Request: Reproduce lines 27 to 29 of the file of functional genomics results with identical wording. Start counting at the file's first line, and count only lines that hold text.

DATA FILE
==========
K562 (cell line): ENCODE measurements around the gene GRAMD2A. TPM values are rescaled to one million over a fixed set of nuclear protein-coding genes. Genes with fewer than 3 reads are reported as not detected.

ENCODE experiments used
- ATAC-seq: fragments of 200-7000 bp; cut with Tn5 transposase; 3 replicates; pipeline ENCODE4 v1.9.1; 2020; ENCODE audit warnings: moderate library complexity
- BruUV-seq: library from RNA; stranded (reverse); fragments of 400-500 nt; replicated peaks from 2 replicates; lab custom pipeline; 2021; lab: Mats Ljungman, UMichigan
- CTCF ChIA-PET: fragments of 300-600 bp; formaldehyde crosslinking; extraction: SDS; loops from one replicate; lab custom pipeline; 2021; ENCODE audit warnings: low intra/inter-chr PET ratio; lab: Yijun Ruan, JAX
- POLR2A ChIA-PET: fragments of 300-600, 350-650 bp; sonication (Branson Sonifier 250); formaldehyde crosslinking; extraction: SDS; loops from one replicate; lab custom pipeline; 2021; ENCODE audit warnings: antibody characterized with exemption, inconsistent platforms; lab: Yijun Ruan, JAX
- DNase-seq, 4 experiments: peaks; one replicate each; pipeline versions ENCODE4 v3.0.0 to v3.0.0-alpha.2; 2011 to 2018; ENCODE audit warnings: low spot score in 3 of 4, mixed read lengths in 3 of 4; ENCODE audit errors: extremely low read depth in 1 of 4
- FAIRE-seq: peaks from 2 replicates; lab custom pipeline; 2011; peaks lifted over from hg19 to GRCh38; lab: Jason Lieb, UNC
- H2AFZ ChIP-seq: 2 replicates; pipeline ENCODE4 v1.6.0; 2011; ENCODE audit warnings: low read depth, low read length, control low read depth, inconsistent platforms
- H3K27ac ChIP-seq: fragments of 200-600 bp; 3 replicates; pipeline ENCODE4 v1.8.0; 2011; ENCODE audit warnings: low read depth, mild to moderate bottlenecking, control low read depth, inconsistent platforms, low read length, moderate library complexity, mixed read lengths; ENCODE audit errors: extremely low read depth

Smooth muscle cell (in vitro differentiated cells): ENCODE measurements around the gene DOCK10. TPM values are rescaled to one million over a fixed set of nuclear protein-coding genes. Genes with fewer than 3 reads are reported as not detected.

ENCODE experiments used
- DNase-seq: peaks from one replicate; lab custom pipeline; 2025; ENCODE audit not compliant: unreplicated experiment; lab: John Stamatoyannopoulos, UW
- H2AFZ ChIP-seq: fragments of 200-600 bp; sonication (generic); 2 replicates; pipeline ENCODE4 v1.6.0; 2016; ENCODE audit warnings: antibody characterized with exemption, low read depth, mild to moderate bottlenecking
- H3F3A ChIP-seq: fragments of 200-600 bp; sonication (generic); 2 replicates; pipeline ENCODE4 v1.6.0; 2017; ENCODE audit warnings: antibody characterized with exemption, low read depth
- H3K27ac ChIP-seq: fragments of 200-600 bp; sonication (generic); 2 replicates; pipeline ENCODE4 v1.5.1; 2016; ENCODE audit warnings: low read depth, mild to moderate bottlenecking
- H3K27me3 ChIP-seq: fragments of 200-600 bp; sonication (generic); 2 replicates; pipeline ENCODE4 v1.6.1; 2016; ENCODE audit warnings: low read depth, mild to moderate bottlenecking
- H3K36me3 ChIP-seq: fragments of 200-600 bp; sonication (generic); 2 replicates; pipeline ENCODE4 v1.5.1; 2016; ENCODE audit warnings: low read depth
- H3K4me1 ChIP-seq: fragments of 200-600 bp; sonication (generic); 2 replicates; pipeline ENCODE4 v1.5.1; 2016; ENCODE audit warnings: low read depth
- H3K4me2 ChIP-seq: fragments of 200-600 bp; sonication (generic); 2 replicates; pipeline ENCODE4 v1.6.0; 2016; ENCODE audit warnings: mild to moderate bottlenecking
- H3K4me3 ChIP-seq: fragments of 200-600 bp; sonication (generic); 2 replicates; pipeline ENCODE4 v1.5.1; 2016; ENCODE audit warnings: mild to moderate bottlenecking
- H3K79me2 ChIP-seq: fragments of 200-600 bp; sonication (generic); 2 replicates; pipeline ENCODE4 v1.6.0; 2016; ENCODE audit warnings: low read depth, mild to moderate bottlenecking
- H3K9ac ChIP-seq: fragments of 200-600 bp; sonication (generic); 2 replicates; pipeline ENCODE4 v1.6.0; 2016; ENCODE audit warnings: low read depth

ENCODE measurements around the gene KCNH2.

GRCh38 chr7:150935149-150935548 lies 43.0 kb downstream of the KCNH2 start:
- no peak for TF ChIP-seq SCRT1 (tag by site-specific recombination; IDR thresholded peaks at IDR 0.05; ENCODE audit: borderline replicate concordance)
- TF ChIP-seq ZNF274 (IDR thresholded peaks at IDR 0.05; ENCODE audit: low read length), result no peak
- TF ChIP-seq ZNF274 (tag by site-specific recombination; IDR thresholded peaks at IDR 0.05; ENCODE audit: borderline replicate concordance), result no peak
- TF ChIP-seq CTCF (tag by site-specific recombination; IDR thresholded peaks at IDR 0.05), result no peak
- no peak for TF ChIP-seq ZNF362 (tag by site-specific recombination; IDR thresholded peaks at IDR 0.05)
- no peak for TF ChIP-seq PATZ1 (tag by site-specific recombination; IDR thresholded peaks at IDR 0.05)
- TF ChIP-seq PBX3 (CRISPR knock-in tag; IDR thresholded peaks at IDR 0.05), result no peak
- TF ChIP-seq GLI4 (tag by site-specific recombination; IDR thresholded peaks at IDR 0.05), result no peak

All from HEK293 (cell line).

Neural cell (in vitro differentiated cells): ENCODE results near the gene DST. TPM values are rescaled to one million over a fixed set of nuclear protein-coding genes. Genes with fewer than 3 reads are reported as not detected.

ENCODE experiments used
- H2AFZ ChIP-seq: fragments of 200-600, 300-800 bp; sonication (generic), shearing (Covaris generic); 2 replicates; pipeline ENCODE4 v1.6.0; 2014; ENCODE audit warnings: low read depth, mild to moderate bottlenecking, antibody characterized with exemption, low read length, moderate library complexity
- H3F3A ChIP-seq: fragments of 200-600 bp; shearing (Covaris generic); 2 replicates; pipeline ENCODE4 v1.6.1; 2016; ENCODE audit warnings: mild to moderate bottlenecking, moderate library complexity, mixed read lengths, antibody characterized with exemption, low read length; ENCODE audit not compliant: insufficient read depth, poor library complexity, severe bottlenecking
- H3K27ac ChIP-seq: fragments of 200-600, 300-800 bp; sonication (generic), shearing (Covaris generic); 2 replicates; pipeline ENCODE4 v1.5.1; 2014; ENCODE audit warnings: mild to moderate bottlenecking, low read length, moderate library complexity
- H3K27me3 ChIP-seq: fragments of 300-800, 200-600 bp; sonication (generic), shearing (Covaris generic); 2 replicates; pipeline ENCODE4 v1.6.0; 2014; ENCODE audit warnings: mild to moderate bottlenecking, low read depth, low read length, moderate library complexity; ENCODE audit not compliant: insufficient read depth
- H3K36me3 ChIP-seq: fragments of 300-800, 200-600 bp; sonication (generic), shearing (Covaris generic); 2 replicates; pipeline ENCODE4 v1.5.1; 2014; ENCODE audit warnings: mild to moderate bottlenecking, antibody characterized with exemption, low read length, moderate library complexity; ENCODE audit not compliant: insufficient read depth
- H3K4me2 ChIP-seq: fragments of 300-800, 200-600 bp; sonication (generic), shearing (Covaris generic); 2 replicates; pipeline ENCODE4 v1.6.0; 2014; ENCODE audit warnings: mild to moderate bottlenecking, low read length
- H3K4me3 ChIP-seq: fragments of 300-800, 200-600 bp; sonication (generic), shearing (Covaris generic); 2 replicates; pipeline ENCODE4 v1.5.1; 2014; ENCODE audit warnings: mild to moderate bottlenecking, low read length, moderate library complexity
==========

- TF ChIP-seq ZNF274 (IDR thresholded peaks at IDR 0.05; ENCODE audit: low read length), result no peak
- TF ChIP-seq ZNF274 (tag by site-specific recombination; IDR thresholded peaks at IDR 0.05; ENCODE audit: borderline replicate concordance), result no peak
- TF ChIP-seq CTCF (tag by site-specific recombination; IDR thresholded peaks at IDR 0.05), result no peak